We developed Juan’s life story based on a variety of qualitative and quantitative sources that provide insight into the risk factors, predisposing conditions, and impact of crime and violence in Mexico. Qualitative research included field work conducted under the auspices of the Mexican Ministry of Health's National Council for Injury Prevention (CONAPRA), in Ciudad Juarez, Chihuahua during 2007 and 2014. We also reviewed life stories documented and reported by newspapers and local media, as well as interviews with non-governmental organizations working with disadvantaged youth in high risk neighborhoods and criminal offenders.
The estimates of Juan’s exposure to violence and criminal behavior, and the specific types of crimes committed during the various life stages, were based on a survey conducted by our group at 14 Mexican Federal Prisons (CEFERESOS) during 2018, which included 3,419 incarcerated male respondents. Information on prevalence and incidence of violence, delinquency, and criminal victimization, was based on the National Crime Victimization Survey (ENVIPE 2021) and National Crime Business Victimization Survey (ENVE 2020) [5,12].
It is worth noting that the number and severity of criminal actions reported during Juan’s life, and their associated costs, may be considerably underestimated due to the impunity rates observed in the country, evidenced by the fact that over 93.3% of all crimes in Mexico are left unreported . Total cost savings from each age-stage-specific intervention were calculated by subtracting the costs of the interventions from the total estimated cost of the consequences of violence and crime in Juan’s life. This calculation was conducted under the assumption that successfully implemented interventions will lead to a halt in all subsequent crimes and consequences of violent acts.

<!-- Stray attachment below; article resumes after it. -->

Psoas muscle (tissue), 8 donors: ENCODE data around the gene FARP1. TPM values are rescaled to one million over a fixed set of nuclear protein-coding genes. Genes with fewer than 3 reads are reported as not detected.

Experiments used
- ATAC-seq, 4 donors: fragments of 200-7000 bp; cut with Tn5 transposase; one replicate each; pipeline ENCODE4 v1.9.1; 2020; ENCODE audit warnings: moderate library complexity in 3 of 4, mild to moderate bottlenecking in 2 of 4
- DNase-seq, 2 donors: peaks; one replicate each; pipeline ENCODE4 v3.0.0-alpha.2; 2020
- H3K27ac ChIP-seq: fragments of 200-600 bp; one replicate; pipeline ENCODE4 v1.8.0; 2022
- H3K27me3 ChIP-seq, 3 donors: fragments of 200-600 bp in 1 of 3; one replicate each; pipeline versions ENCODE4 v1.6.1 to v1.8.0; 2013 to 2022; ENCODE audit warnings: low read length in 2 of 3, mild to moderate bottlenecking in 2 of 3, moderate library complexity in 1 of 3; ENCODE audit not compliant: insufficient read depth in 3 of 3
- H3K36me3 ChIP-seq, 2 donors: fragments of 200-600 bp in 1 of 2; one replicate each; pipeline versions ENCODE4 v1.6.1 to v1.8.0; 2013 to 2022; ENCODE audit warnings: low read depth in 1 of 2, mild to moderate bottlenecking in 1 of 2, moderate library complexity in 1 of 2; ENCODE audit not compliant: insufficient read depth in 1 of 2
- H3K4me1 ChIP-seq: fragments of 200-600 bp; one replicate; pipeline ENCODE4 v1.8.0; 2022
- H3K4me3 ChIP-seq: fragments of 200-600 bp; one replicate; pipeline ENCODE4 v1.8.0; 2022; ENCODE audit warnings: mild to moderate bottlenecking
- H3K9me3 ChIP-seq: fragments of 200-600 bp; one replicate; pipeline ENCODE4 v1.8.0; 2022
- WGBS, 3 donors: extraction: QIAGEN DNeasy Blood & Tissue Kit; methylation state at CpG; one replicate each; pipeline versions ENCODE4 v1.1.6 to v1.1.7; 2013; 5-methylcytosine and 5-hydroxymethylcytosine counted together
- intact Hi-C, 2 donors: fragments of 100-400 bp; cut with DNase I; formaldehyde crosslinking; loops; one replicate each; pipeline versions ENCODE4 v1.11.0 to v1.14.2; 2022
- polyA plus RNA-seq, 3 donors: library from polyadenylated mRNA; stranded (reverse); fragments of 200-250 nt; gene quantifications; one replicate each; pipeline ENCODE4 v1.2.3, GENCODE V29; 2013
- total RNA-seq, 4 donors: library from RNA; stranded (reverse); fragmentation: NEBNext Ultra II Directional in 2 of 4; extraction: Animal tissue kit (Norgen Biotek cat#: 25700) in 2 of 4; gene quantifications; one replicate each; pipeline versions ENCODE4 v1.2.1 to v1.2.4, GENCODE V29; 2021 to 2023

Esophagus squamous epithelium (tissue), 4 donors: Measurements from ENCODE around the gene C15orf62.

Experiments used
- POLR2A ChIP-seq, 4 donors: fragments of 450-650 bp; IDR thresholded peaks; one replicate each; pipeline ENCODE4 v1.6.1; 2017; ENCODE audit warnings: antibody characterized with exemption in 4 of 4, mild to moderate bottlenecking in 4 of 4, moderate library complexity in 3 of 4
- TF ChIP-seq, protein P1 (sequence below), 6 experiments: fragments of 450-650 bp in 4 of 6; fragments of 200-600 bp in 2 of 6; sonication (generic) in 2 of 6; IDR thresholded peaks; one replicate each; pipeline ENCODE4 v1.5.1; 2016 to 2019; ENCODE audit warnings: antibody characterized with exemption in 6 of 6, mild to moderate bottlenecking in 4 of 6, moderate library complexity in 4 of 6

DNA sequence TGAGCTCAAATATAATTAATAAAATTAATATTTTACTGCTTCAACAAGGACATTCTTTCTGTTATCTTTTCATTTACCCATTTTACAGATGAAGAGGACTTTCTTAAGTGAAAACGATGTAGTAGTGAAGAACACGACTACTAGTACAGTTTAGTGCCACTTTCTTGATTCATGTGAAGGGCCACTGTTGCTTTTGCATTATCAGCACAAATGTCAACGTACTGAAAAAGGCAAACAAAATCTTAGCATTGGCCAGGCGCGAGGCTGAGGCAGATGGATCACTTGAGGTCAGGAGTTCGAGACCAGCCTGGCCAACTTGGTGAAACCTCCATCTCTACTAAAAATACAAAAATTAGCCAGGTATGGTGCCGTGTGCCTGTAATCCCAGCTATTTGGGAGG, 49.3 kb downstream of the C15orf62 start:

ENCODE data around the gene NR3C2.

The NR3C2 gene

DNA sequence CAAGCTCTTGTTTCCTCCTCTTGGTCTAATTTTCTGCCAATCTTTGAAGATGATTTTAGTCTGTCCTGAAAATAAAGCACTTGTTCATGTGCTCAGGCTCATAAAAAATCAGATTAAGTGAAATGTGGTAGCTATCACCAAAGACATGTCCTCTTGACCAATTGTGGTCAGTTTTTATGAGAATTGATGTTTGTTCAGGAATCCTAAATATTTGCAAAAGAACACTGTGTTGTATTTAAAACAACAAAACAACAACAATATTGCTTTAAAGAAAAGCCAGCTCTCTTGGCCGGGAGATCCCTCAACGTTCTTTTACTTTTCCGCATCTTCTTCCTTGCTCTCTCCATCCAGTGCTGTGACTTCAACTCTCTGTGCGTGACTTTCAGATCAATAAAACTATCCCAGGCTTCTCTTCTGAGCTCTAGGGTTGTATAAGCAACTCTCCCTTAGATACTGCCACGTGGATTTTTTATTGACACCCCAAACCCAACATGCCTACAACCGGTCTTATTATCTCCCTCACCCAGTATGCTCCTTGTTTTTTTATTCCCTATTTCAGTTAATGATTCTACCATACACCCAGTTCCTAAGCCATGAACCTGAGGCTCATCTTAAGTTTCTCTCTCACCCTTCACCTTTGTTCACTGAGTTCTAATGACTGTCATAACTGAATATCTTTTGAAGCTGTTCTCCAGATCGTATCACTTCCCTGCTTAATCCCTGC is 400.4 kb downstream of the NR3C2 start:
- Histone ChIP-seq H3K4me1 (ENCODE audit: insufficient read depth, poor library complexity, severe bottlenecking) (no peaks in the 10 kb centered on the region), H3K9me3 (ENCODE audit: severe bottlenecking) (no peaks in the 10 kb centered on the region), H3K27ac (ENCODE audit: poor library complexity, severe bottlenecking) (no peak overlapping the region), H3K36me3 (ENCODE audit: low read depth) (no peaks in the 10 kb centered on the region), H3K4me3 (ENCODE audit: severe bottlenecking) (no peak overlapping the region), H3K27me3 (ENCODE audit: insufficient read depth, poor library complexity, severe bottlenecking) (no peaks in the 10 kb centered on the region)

The individual costs of the consequences of each of the violent, delinquent, and criminal events in Juan’s life were estimated from various official sources of information. These include INEGI´s National Survey of Business Victimization (ENVE 2020), the National Survey of Victimization and Perception of Public Safety (ENVIPE 2021), the Childhood and Family Welfare Agency (DIF for its Spanish acronym “Sistema Nacional para el Desarrollo Integral de la Familia”), the Mexican Institute of Social Security (IMSS), and international sources including the Institute of Medicine´s publications regarding the lifetime cost of violent episodes (USA). Average costs are categorized into groups including: health care, policing and justice administration, different violent acts, private security, auto part theft, intervention programs, and education. Each of these categories were used to calculate the total cost of Juan’s life until the age of 37.
The costs were calculated in Mexican pesos based on prices published by the aforementioned institutions. Costs reported prior to 2021 were converted to the value of the Mexican peso for 2021, using inflation calculation tools . Prices were then converted to United States Dollars (USD) using the November 2021 exchange rate. The breakdown of each cost and its source is presented in the supplement.
Costs and Proposals for Interventions